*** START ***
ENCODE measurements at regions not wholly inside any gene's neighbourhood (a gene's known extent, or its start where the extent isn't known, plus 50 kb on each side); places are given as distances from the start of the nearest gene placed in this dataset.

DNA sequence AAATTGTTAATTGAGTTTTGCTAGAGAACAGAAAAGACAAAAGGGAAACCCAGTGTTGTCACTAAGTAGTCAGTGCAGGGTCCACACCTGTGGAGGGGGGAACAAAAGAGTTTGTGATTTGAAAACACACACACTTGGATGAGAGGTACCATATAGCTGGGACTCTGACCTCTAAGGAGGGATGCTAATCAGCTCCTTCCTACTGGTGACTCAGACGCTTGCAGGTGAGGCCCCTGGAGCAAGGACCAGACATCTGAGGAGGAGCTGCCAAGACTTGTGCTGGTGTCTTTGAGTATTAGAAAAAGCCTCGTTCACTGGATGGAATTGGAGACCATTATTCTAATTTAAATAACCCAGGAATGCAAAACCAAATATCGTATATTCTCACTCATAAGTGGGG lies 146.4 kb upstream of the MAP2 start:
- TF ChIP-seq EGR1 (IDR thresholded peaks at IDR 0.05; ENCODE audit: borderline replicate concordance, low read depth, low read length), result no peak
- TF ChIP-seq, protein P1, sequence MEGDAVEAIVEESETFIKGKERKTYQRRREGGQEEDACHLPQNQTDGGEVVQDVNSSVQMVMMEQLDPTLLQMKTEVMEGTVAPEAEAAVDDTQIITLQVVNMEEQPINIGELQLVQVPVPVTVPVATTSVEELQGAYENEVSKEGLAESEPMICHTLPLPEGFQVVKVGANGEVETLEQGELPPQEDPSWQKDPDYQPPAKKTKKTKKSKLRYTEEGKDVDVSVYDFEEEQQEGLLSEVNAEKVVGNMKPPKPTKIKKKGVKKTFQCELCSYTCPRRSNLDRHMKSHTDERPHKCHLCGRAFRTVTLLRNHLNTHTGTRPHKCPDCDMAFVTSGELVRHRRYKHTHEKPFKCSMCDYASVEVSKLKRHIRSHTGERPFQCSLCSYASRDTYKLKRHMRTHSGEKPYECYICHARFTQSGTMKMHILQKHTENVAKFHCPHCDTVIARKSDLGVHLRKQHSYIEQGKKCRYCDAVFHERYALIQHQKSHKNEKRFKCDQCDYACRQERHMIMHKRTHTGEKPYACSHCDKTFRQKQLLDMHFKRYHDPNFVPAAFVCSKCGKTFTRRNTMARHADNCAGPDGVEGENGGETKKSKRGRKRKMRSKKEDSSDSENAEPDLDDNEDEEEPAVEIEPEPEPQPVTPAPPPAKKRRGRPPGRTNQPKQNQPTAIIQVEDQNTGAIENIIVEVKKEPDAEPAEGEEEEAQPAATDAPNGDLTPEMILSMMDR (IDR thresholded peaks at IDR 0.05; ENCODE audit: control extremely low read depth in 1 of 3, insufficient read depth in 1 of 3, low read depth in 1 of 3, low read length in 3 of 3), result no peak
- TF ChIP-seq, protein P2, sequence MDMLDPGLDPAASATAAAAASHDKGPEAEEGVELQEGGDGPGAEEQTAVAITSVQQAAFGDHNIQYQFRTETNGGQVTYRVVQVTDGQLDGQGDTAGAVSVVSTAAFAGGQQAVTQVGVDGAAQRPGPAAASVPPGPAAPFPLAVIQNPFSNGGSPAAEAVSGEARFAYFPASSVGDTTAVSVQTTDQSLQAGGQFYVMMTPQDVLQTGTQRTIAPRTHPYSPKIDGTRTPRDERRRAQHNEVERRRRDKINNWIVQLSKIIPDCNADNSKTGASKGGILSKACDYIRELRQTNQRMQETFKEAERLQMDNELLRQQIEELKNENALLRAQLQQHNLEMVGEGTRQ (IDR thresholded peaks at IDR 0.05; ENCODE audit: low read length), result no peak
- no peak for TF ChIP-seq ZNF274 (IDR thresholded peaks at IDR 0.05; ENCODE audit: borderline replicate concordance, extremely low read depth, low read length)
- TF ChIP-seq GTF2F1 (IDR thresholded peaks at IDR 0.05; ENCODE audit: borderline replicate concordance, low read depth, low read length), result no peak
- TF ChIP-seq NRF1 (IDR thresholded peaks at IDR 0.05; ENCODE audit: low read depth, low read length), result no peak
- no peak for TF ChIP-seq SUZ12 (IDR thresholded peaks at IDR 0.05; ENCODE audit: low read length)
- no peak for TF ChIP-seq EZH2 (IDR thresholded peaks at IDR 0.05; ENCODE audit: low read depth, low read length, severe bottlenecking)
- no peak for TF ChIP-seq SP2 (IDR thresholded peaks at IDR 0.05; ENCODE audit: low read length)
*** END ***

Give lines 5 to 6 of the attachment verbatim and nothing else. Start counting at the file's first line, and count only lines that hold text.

- TF ChIP-seq, protein P2, sequence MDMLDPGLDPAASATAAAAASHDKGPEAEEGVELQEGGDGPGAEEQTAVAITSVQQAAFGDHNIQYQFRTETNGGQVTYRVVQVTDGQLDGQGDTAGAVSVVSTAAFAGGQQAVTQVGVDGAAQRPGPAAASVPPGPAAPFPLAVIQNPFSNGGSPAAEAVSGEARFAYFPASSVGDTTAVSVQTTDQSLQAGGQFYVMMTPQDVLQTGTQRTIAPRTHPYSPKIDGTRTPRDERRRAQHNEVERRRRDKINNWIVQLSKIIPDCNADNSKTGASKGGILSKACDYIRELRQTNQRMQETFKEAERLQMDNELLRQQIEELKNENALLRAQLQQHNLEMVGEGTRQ (IDR thresholded peaks at IDR 0.05; ENCODE audit: low read length), result no peak
- no peak for TF ChIP-seq ZNF274 (IDR thresholded peaks at IDR 0.05; ENCODE audit: borderline replicate concordance, extremely low read depth, low read length)